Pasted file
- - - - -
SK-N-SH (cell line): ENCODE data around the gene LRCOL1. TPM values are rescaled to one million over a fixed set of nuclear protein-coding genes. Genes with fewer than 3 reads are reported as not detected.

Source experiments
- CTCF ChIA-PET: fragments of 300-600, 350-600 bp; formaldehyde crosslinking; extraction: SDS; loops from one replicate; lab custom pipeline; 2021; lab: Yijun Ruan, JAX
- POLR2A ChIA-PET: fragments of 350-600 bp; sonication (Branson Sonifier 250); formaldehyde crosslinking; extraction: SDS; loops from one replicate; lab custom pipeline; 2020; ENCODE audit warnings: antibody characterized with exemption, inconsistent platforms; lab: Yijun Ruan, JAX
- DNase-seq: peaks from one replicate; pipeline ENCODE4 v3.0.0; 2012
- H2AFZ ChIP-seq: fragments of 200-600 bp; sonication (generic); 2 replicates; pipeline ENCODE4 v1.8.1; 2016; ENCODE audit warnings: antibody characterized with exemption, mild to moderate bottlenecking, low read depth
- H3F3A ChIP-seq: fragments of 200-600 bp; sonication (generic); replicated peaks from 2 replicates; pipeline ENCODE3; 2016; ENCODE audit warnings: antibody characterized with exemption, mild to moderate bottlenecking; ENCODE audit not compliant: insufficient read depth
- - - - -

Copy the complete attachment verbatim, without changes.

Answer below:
SK-N-SH (cell line): ENCODE data around the gene LRCOL1. TPM values are rescaled to one million over a fixed set of nuclear protein-coding genes. Genes with fewer than 3 reads are reported as not detected.

Source experiments
- CTCF ChIA-PET: fragments of 300-600, 350-600 bp; formaldehyde crosslinking; extraction: SDS; loops from one replicate; lab custom pipeline; 2021; lab: Yijun Ruan, JAX
- POLR2A ChIA-PET: fragments of 350-600 bp; sonication (Branson Sonifier 250); formaldehyde crosslinking; extraction: SDS; loops from one replicate; lab custom pipeline; 2020; ENCODE audit warnings: antibody characterized with exemption, inconsistent platforms; lab: Yijun Ruan, JAX
- DNase-seq: peaks from one replicate; pipeline ENCODE4 v3.0.0; 2012
- H2AFZ ChIP-seq: fragments of 200-600 bp; sonication (generic); 2 replicates; pipeline ENCODE4 v1.8.1; 2016; ENCODE audit warnings: antibody characterized with exemption, mild to moderate bottlenecking, low read depth
- H3F3A ChIP-seq: fragments of 200-600 bp; sonication (generic); replicated peaks from 2 replicates; pipeline ENCODE3; 2016; ENCODE audit warnings: antibody characterized with exemption, mild to moderate bottlenecking; ENCODE audit not compliant: insufficient read depth